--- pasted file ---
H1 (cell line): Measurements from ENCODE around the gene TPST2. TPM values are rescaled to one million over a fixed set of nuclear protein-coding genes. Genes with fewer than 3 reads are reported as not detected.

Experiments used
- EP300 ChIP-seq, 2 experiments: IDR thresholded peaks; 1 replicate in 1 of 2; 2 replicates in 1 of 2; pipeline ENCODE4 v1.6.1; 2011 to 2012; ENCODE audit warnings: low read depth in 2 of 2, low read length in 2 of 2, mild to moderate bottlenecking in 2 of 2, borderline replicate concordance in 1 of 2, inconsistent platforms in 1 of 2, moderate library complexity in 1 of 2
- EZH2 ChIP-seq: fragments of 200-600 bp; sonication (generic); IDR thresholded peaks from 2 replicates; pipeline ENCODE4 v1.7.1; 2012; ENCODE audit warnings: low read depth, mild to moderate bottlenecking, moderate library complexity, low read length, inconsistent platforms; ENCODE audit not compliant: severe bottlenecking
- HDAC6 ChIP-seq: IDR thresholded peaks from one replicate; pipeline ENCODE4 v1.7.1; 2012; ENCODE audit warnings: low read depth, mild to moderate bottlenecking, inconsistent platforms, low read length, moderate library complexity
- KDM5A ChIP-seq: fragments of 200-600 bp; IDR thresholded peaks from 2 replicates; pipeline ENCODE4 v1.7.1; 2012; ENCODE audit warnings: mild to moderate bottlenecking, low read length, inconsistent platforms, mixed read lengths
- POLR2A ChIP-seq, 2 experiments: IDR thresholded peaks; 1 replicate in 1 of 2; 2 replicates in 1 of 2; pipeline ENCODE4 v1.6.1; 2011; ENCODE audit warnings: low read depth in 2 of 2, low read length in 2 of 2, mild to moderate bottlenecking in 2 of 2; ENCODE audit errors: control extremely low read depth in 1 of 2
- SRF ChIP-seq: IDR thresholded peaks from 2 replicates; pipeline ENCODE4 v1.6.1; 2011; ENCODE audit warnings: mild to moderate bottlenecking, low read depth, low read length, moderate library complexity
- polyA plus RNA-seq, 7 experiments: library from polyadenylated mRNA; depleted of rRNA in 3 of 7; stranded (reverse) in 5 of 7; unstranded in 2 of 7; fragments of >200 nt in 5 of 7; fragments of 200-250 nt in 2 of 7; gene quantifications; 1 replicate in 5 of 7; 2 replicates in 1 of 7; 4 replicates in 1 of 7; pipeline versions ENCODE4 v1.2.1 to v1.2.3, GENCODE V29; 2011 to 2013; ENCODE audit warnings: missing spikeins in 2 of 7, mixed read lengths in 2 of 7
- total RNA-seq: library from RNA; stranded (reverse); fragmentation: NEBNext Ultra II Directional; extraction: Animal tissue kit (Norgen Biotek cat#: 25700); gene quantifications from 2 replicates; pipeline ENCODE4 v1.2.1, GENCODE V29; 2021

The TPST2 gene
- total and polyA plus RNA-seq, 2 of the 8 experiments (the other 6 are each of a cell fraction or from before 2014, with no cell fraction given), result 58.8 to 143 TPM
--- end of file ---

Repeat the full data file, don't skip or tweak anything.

H1 (cell line): Measurements from ENCODE around the gene TPST2. TPM values are rescaled to one million over a fixed set of nuclear protein-coding genes. Genes with fewer than 3 reads are reported as not detected.

Experiments used
- EP300 ChIP-seq, 2 experiments: IDR thresholded peaks; 1 replicate in 1 of 2; 2 replicates in 1 of 2; pipeline ENCODE4 v1.6.1; 2011 to 2012; ENCODE audit warnings: low read depth in 2 of 2, low read length in 2 of 2, mild to moderate bottlenecking in 2 of 2, borderline replicate concordance in 1 of 2, inconsistent platforms in 1 of 2, moderate library complexity in 1 of 2
- EZH2 ChIP-seq: fragments of 200-600 bp; sonication (generic); IDR thresholded peaks from 2 replicates; pipeline ENCODE4 v1.7.1; 2012; ENCODE audit warnings: low read depth, mild to moderate bottlenecking, moderate library complexity, low read length, inconsistent platforms; ENCODE audit not compliant: severe bottlenecking
- HDAC6 ChIP-seq: IDR thresholded peaks from one replicate; pipeline ENCODE4 v1.7.1; 2012; ENCODE audit warnings: low read depth, mild to moderate bottlenecking, inconsistent platforms, low read length, moderate library complexity
- KDM5A ChIP-seq: fragments of 200-600 bp; IDR thresholded peaks from 2 replicates; pipeline ENCODE4 v1.7.1; 2012; ENCODE audit warnings: mild to moderate bottlenecking, low read length, inconsistent platforms, mixed read lengths
- POLR2A ChIP-seq, 2 experiments: IDR thresholded peaks; 1 replicate in 1 of 2; 2 replicates in 1 of 2; pipeline ENCODE4 v1.6.1; 2011; ENCODE audit warnings: low read depth in 2 of 2, low read length in 2 of 2, mild to moderate bottlenecking in 2 of 2; ENCODE audit errors: control extremely low read depth in 1 of 2
- SRF ChIP-seq: IDR thresholded peaks from 2 replicates; pipeline ENCODE4 v1.6.1; 2011; ENCODE audit warnings: mild to moderate bottlenecking, low read depth, low read length, moderate library complexity
- polyA plus RNA-seq, 7 experiments: library from polyadenylated mRNA; depleted of rRNA in 3 of 7; stranded (reverse) in 5 of 7; unstranded in 2 of 7; fragments of >200 nt in 5 of 7; fragments of 200-250 nt in 2 of 7; gene quantifications; 1 replicate in 5 of 7; 2 replicates in 1 of 7; 4 replicates in 1 of 7; pipeline versions ENCODE4 v1.2.1 to v1.2.3, GENCODE V29; 2011 to 2013; ENCODE audit warnings: missing spikeins in 2 of 7, mixed read lengths in 2 of 7
- total RNA-seq: library from RNA; stranded (reverse); fragmentation: NEBNext Ultra II Directional; extraction: Animal tissue kit (Norgen Biotek cat#: 25700); gene quantifications from 2 replicates; pipeline ENCODE4 v1.2.1, GENCODE V29; 2021

The TPST2 gene
- total and polyA plus RNA-seq, 2 of the 8 experiments (the other 6 are each of a cell fraction or from before 2014, with no cell fraction given), result 58.8 to 143 TPM